For generations, since the early Colonial period, the Hawes family has been resident in Wrentham, Mass. The line is traced back to Edward Hawes, of Dedham, Mass., born probably about 1620, who died in 1686. He married April 15, 1648, Eliony Lombard. This genealogy discusses the line from Edward through Oliver Snow Hawes who removed to Fall River Mass. It then discusses the family and descendants of Olvier Snow Hawes who resided in the vicinity of Fall River.
Location: Kansas City Missouri
The subject of this sketch, George Washington Schaffer, was born in St. Louis, Missouri, July 4, 1847. His parents removed, during his boyhood, to Galesburg, Illinois, where they resided several years. Returning to St. Louis, Mr. Schaffer engaged in the butcher business, and continued there until the fall of 1868. His next field of operation was Kansas City, where he followed his trade for some time. From Kansas City he went to St. Joseph, where he remained until 1874, and then returned to St. Louis. He lived in St. Louis one year, during which time he had a rib broken while
Lawson Drury was a native of Worcester Co., Mass., but removed to New Hampshire, where he married Elizabeth Johnson. Their children were Lawson, Jr., Charles, and Ruth. His first wife died, and he was married the second time. His children by his second wife were George, John, James, and Sarah. Mr. Drury removed from New Hampshire to Ohio, where he became Judge of the County Court for the County in which he lived. After the death of his second wife he came to Missouri and lived with his son Charles, at Danville, where he died in July, 1835, in his
John Davis, of Jonesburg, familiarly known as “Uncle John,” is the oldest son of the late Thomas Davis, of Shenandoah Co., Va. John was born October 30, 1791, in Shenandoah County, and is now nearly 85 years of age. When he was about sixteen his parents removed to Bourbon Co., Ky., and when the war of 1812 began, he enlisted in the army and served under Generals Winchester and Payne. He was stationed at Forts Wayne and Laramie, in Ohio, for some time. In 1820 he came to Missouri, and stopped a short time in St. Louis, which then had
Rev. Thomas Johnson, for twenty-six years a missionary among the Shawnee and other Indian tribes of Kansas and one of the prominent characters in American Methodism of his day, was born in Virginia, July 11, 1802. When comparatively young he came to Missouri and in 1826 entered the Methodist ministry. His first charge was at Mount Prairie, Arkansas, and in 1828, having been received into full connection, he was appointed to Fishing River. In 1830 he was appointed to the Shawnee mission, which was in the Missouri district, and served as its super-intendent until 1841, when he resigned on account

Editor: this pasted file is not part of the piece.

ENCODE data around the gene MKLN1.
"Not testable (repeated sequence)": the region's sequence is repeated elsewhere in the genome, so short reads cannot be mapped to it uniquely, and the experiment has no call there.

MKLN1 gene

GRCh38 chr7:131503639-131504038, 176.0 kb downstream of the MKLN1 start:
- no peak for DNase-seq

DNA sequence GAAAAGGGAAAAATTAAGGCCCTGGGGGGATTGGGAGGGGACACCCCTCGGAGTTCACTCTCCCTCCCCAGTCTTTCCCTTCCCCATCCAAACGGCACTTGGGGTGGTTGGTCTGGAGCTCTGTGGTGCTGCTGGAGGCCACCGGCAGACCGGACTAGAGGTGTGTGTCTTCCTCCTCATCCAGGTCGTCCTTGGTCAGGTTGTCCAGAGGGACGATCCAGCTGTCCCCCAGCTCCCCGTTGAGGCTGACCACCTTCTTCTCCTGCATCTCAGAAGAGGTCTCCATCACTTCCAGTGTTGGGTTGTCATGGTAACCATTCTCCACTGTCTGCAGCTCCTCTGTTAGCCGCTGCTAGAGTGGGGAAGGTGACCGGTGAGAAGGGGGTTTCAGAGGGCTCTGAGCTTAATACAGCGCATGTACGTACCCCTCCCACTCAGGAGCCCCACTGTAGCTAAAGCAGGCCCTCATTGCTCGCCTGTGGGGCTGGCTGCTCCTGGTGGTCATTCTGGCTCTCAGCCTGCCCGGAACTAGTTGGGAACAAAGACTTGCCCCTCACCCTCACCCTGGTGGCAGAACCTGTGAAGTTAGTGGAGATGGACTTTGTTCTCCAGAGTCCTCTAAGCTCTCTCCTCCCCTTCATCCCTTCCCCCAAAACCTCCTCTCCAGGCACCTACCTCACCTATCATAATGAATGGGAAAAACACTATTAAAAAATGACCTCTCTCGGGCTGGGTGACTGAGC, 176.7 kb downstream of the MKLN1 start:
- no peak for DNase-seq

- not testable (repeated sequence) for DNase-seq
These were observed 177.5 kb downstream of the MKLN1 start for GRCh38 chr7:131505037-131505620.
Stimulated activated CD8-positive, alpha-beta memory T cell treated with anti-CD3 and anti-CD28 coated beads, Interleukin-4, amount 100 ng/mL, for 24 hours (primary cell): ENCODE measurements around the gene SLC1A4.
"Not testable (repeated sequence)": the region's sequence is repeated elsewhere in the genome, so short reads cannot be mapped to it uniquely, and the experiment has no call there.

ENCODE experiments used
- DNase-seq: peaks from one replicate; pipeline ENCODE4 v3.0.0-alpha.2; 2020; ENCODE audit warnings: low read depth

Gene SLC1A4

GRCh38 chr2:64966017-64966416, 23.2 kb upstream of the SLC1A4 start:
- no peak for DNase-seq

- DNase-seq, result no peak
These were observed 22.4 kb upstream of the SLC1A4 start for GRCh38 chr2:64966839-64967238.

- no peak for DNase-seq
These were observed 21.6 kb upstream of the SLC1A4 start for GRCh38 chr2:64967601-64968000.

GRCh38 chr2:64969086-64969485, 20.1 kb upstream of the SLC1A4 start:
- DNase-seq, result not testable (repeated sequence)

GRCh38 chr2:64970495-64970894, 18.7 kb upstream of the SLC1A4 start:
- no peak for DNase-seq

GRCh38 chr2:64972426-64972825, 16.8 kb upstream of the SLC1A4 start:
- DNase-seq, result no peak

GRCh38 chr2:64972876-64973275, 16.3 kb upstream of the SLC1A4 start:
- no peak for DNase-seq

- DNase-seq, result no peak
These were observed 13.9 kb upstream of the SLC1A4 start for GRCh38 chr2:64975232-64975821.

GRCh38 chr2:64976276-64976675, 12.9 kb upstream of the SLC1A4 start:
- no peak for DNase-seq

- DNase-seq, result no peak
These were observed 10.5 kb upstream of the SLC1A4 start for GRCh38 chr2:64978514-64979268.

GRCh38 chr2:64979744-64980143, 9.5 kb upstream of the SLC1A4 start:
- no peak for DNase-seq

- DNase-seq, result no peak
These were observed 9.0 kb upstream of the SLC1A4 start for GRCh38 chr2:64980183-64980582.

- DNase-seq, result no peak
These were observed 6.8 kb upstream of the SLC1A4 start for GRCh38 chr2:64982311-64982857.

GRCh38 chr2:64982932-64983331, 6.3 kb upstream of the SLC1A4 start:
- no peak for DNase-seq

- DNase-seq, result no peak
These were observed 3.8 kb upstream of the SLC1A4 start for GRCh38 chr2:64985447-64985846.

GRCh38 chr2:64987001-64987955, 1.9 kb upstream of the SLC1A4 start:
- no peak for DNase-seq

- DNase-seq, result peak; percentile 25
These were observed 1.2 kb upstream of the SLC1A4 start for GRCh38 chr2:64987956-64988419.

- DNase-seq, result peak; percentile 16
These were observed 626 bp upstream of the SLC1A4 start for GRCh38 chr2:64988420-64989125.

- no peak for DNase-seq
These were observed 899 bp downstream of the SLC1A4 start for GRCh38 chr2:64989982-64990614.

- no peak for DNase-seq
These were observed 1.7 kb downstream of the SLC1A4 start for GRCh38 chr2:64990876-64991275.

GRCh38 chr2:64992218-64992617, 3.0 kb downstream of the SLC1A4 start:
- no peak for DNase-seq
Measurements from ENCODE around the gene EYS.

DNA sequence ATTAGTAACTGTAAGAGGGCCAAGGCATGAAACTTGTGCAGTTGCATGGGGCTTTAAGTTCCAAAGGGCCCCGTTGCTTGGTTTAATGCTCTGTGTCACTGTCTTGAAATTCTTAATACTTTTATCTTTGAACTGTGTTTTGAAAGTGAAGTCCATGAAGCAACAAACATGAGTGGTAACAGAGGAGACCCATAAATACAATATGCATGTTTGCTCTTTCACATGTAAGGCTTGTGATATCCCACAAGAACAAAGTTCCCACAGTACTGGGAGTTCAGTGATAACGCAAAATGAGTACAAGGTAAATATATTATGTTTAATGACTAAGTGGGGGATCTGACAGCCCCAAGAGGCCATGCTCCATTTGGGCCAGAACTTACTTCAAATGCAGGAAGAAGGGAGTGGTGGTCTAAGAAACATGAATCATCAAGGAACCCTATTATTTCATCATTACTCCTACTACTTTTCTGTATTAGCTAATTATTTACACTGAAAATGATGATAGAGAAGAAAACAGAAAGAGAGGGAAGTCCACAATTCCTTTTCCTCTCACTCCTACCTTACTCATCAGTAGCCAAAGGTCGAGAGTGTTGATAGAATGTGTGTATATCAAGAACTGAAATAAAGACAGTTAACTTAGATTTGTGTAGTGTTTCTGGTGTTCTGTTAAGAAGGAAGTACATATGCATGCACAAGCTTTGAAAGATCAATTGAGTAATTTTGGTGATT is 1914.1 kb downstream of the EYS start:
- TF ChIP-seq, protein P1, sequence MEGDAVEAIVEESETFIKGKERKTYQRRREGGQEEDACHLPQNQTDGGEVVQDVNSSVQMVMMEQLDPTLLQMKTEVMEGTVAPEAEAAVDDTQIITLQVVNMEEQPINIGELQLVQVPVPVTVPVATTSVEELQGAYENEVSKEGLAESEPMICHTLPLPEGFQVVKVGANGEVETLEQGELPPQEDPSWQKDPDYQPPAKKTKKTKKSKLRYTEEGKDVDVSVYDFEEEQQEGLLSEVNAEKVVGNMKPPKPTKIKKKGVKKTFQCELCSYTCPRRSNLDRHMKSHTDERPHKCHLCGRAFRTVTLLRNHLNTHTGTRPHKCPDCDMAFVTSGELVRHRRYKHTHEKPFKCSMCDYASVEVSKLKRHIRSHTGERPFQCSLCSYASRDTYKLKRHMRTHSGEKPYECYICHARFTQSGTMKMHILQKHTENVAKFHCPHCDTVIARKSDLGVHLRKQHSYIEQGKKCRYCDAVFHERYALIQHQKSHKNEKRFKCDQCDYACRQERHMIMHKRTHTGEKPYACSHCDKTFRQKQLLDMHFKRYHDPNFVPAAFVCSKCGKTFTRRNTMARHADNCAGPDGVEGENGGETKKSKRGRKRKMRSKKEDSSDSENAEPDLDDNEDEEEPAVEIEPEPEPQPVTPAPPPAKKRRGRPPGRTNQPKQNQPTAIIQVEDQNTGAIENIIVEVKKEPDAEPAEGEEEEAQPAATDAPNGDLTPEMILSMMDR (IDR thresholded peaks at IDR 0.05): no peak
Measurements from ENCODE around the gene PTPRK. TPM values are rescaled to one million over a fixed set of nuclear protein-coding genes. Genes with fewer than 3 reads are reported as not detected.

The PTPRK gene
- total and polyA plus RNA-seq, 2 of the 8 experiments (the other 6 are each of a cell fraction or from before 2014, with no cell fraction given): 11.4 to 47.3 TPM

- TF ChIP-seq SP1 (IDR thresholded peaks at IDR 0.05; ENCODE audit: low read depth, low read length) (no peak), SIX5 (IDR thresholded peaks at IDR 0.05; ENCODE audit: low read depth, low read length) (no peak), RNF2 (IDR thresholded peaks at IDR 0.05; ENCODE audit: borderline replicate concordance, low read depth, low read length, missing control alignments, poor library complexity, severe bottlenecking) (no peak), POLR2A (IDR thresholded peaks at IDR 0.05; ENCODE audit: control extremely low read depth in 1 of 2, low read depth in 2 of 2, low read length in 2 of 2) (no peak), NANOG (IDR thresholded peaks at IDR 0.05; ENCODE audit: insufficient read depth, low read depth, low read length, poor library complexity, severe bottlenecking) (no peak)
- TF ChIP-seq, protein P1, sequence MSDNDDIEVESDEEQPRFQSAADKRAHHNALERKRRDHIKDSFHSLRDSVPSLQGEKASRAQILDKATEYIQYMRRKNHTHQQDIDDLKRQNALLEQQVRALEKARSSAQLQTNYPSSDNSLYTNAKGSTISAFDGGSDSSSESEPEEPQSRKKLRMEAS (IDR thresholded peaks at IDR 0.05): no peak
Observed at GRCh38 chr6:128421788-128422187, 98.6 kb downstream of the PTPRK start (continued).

Joseph G. Waters, soldier, publicist, author of note, public speaker, lawyer, of Topeka, is an individuality out of the ordinary. As a soldier, his services were a credit to his country, and himself, and his five wounds received in action are witnesses of his activity. As an author his published utterances have been rarely seen outside his own family circle owing to the retiemce and innate modesty of the writer, but throughout his writings, whether prose or poetry, forcefulness, pleasing diction and pathos of high order predominated. For three decades his services have been in demand as a public speaker
Dr. Herbert G. Tureman one of the most prominent physicians of Kansas City, enjoying a large practice, specializes on the treatment of diseases of the ear, nose, throat and chest. He has made steady progress in his profession and holds to the highest standards in his practice at all times. Missouri numbers him among her native sons for his birth occurred in Callaway county, January 17, 1875, his parents being Robert W. and Sally (Flood) Tureman, who were also natives of Callaway county. The father has devoted his life to financial interests and was an officer of the First National
A. P. Fonda has made a most creditable record as a farmer, as a lawyer and particularly as a citizen whose devotion to the welfare of the great majority Is a recognized fact. A resident of Independence, he was born in Leavenworth, Kansas, March 30, 1878, his parents being Anthony Philip and Laura D. (Wier) Fonda, the former a native of the state of New York and the latter of New Jersey. His parents became acquainted and were married in Leavenworth, Kansas. The father conducted the first wholesale grocery in Kansas City, which place was then known as Port Fonda.
Sol. E. Waggoner, president of the Masonic Home of St. Louis, has long been a recognized leader in the Masonic fraternity of Missouri and has contributed much to the growth and success of the order in the state. A native of Ohio he was born March 8, 1851, and is justly proud to trace his descent from General Waggoner of Revolutionary war fame who was a resident of Virginia. His father, William Waggoner, lived for some time in Ohio and in 1858 established his home in Macon, Missouri. He was one of only eight in the entire county who supported
For about a quarter of a century Harry Jiencke traveled about over the State of Kansas as a salesman, building up a large acquaintance and business relationship, but for the past twelve years had been prominently identified with the oil and gas and various other industrial affairs of Independence, where he is one of the well known citizens. Of an old German family of Mecklenburg, he came to America when only a youth. He was born May 27, 1858. His father, Joachim Jiencke, was born in Mecklenburg in 1806 and died there in 1869. He was a man of more